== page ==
Thinking about filing for bankruptcy, but worried that if you do, the “authorities” will leave you without a ride?
For the most part, those fears are unrealistic. The people you see walking home from the courthouse have DUI’s, not bankruptcies.
If you have a car with an outstanding loan (or cars with loans), and you are current on the payments, and you wish to keep the car(s) after you file for bankruptcy (if for no other reason than to get to work, or to look for work), this can usually be arranged.
It may take a little more paperwork than it used to, however. Auto lenders are increasingly insisting on having debtors sign formal reaffirmation agreements to keep their auto loan accounts active. These agreements are essentially binding contracts to pay the loans despite the bankruptcy.
Recent changes in the bankruptcy laws make it more likely that consumer debtors will want to reaffirm their auto loans. Under the current laws, filing the bankruptcy case only protects you from collection activity for 45 days on an auto loan. During that time, you and your attorney will want to iron out the arrangement with the auto lender so you can continue to drive in peace.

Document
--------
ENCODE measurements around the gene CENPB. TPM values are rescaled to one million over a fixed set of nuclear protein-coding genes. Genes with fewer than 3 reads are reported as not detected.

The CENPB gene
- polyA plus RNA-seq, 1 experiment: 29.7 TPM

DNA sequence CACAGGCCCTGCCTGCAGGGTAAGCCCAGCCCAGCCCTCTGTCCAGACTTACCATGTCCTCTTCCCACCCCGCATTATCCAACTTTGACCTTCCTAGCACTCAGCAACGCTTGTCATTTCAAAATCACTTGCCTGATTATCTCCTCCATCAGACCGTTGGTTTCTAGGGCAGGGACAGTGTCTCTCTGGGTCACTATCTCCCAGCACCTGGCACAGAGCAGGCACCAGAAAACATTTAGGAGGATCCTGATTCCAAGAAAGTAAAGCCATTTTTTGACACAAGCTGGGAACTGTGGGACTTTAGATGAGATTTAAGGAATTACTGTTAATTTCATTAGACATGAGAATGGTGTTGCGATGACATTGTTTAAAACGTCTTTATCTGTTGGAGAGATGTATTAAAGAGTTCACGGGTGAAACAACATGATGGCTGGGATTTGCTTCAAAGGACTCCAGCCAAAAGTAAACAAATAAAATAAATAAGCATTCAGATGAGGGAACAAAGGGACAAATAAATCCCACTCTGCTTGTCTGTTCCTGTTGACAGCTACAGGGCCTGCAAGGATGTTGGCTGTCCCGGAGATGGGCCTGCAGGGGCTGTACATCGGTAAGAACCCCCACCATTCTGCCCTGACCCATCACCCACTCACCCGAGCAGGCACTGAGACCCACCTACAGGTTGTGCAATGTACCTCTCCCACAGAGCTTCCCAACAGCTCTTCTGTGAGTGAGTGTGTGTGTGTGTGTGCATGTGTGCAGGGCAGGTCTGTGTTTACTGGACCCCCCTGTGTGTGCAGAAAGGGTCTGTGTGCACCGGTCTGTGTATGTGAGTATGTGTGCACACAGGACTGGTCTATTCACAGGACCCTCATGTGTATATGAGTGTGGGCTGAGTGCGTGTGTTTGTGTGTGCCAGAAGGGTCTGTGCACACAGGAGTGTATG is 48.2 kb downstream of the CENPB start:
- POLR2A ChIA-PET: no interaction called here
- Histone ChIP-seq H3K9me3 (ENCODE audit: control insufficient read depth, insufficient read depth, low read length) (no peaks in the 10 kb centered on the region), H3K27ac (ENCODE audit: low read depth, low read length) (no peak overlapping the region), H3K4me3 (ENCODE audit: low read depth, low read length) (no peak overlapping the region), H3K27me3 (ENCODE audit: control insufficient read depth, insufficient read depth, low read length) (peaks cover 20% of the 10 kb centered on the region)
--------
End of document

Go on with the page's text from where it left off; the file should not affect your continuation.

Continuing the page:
Recently, one driver in West Virginia found out the cost of procrastination the hard way; his vehicle was repossessed shortly after the 45 day period expired, because no reaffirmation agreement was in place. Although this sounds draconian (and it is), the case was litigated all the way to the Fourth Circuit court of appeals in Richmond, which sided with the repo man. You can read more about it here.
Although the Fourth Circuit’s opinion isn’t binding in Massachusetts or New Hampshire, drivers here will still want to make sure that all the i’s are dotted when they file their bankruptcy case; once the paperwork is taken care of, then they can use their vechicles without any unneccessary worries.
By Doug Beaton